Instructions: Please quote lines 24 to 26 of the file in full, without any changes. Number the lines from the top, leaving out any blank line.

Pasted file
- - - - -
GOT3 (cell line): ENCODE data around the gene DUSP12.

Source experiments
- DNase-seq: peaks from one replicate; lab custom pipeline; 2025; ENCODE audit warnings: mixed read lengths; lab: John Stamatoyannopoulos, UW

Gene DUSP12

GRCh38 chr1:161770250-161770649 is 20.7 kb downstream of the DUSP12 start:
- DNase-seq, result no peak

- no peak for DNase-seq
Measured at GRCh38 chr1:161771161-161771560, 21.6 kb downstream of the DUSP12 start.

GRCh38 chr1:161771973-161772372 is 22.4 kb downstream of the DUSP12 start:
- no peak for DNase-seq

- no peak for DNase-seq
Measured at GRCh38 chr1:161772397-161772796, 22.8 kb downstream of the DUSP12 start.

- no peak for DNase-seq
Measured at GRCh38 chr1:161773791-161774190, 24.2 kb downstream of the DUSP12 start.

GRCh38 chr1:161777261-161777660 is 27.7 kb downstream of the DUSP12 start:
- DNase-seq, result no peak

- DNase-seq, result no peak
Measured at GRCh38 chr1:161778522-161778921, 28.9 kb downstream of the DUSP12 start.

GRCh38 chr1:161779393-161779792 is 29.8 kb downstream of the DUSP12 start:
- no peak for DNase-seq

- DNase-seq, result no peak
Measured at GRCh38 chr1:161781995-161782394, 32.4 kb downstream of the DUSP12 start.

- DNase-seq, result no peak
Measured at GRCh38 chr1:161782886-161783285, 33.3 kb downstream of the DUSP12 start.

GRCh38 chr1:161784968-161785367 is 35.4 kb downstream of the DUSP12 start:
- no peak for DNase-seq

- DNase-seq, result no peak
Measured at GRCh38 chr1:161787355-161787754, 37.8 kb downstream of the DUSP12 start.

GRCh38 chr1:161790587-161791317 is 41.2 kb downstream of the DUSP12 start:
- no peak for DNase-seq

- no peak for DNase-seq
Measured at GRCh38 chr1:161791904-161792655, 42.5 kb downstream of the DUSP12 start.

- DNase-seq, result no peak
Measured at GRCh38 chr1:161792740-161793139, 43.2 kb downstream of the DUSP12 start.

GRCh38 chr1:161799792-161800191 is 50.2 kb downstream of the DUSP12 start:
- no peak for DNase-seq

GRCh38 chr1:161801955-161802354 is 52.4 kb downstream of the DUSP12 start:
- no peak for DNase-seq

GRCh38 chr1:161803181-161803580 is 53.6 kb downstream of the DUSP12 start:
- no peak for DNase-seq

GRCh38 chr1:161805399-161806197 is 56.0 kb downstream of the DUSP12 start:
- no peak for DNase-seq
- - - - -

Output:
Measured at GRCh38 chr1:161782886-161783285, 33.3 kb downstream of the DUSP12 start.

GRCh38 chr1:161784968-161785367 is 35.4 kb downstream of the DUSP12 start:
- no peak for DNase-seq